Going On-Line

No one who knows me would accuse me of being an “early adopter” of new technology. The first time I tried to make a call with my new cell phone I took a photo of my wife instead. I am still not quite sure what all those “apps” are, or what Bluetooth does, and I never last more than a few seconds in a video game. I did get a Kindle electronic reader three years ago. It took a bit of getting used to, but I have grown to like it, once I remembered not to turn it over when I finished the page. I buy many books, and the Kindle means I don’t have to add several feet of bookshelves every year. It looks like electronic books are here to stay—Amazon and Barnes and Noble now sell more books in electronic form than they do in the traditional paper versions.

These changes are affecting every aspect of the publishing process. We still call new articles “manuscripts,” but that is exactly what they are not. They are not “scripted” and most are untouched by human hands. For several years I would only work with “hard copy” printouts, laboriously transferring the changes back to the computer. And I would always keep a printed copy—just in case. I think the change came gradually, but now I find editing and writing on screen is second nature. In fact, the first time I ever see this magazine in print is when you do—when it arrives in the mail. Everything—writing, editing, proofing and copy editing, selection of photos, page design and final approval—everything—is done electronically.

As the cost of printing and mailing increases, small circulation magazines and newsletters have to think seriously about abandoning a print edition and going on-line as what is called an e-zine. We knew we would have to do it with Christian Odyssey sooner or later. Well, it’s sooner. The next issue of Christian Odyssey will be the last one we produce as a printed magazine. After that, we will continue with an on-line edition.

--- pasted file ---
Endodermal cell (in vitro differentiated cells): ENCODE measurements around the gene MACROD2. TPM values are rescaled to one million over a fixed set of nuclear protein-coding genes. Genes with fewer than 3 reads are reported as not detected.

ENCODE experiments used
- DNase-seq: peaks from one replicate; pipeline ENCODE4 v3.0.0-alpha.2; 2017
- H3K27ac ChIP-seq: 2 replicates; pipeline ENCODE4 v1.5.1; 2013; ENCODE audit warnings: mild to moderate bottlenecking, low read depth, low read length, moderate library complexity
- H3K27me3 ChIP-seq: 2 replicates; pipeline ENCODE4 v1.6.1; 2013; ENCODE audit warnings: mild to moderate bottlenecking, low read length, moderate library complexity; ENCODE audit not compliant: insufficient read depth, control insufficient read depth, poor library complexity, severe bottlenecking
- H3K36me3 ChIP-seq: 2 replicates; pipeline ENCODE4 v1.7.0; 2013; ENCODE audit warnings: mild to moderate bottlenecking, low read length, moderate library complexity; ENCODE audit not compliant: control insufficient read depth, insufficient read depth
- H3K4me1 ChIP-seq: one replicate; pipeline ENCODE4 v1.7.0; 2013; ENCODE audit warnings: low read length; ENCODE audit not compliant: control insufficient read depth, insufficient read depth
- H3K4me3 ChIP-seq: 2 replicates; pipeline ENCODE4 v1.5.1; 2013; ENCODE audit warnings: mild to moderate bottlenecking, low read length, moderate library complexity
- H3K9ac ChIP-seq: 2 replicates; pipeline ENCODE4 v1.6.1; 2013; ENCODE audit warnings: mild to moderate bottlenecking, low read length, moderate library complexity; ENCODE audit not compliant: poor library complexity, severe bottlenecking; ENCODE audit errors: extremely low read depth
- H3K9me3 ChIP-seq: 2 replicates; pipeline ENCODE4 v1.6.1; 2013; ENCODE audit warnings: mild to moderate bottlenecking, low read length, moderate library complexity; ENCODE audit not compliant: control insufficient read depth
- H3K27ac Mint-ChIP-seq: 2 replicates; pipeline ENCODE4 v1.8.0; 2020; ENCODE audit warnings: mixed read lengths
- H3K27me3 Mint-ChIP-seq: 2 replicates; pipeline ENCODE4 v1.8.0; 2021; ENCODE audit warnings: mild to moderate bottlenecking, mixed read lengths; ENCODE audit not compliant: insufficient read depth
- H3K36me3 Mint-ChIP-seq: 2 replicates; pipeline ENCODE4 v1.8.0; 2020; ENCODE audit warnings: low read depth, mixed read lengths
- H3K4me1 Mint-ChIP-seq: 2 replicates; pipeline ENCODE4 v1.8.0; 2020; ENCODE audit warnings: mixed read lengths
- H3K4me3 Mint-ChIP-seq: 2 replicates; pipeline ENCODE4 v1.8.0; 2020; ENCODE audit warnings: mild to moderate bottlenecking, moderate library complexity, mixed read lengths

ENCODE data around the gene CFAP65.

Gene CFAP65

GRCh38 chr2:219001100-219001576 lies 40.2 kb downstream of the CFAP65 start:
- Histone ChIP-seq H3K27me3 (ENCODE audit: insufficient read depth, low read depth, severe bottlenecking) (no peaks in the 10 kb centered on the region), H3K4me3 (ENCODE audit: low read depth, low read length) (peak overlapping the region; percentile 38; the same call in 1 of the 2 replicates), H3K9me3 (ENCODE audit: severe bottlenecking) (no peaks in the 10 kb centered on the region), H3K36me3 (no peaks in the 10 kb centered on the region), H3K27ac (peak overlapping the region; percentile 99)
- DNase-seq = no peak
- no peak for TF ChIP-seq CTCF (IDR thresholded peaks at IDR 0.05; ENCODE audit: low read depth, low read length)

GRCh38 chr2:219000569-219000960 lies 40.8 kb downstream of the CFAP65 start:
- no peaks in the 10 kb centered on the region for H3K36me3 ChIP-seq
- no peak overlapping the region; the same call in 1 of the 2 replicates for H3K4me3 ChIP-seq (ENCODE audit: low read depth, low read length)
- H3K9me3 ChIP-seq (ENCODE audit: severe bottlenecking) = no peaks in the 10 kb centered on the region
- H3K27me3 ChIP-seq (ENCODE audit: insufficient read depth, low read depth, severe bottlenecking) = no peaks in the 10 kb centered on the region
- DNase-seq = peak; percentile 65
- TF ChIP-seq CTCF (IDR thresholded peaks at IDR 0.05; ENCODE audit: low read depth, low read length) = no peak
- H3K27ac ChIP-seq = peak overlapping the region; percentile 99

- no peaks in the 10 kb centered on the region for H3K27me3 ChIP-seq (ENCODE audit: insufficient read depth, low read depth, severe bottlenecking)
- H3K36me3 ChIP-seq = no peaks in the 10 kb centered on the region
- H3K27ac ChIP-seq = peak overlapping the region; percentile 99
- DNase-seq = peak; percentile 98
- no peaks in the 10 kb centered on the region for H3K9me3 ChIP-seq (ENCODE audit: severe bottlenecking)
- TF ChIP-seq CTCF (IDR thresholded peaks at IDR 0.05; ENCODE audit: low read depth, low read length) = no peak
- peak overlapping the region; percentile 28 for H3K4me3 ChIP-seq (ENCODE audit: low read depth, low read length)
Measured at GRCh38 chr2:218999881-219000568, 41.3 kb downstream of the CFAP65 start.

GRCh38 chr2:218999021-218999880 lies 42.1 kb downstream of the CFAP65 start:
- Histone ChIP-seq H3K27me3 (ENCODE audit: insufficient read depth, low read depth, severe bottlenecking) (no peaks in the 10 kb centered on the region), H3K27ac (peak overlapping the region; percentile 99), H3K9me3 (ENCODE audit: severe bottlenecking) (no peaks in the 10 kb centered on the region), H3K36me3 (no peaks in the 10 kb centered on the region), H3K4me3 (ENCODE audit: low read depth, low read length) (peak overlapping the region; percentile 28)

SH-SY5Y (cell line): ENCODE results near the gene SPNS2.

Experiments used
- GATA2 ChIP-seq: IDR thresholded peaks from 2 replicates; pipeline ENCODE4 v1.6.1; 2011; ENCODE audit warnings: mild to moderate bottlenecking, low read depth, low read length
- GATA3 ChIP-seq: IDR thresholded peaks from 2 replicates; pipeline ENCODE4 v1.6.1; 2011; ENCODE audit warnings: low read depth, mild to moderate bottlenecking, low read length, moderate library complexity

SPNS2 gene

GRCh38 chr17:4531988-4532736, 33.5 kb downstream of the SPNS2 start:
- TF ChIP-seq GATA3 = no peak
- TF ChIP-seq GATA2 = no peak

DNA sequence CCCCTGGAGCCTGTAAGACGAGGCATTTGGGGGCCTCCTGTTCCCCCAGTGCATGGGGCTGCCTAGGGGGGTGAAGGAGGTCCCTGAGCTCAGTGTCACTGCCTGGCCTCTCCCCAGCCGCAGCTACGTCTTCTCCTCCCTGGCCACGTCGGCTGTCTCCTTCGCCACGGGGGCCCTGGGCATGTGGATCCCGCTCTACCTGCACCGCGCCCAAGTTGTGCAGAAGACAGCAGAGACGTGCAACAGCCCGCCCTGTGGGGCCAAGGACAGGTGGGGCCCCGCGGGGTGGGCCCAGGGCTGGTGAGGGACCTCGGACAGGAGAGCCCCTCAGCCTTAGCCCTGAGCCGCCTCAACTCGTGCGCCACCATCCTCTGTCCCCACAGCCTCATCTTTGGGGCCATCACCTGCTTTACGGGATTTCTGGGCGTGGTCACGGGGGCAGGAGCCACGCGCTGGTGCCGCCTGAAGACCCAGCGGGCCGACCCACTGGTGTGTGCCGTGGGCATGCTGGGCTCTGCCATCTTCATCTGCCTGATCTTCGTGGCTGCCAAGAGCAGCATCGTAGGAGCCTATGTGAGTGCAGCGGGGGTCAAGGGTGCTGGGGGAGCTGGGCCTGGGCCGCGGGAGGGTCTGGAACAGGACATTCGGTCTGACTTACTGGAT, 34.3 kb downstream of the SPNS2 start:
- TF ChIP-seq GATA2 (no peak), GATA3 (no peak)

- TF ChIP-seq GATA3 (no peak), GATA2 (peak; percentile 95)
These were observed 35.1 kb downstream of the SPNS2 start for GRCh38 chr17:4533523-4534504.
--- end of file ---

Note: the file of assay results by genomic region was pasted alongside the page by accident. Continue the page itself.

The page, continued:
We realize there is a risk in making a move like this. Some will welcome it and find the electronic format exciting. Others will not like it at first, but, as I did with my Kindle, they will get used to it. However, I am afraid some will be tempted to throw up their hands and say, “Count me out.”

We really don’t want that to happen. So we are making our next issue a transition issue, in which we will do our best to explain how everyone can have access to Christian Odyssey. Even the most dyed-in-the-wool technophobes may be surprised at how easy it is, once you know how (or have grandchildren, who seem to be born knowing how).

In the meantime, a suggestion: We already have a web-based version of the magazine. By the time you read this, it will be available at ChristianOdyssey.org. Why not get a preview at how we will look on-line?

See you in cyber space.

Photo Credits: iStockPhoto

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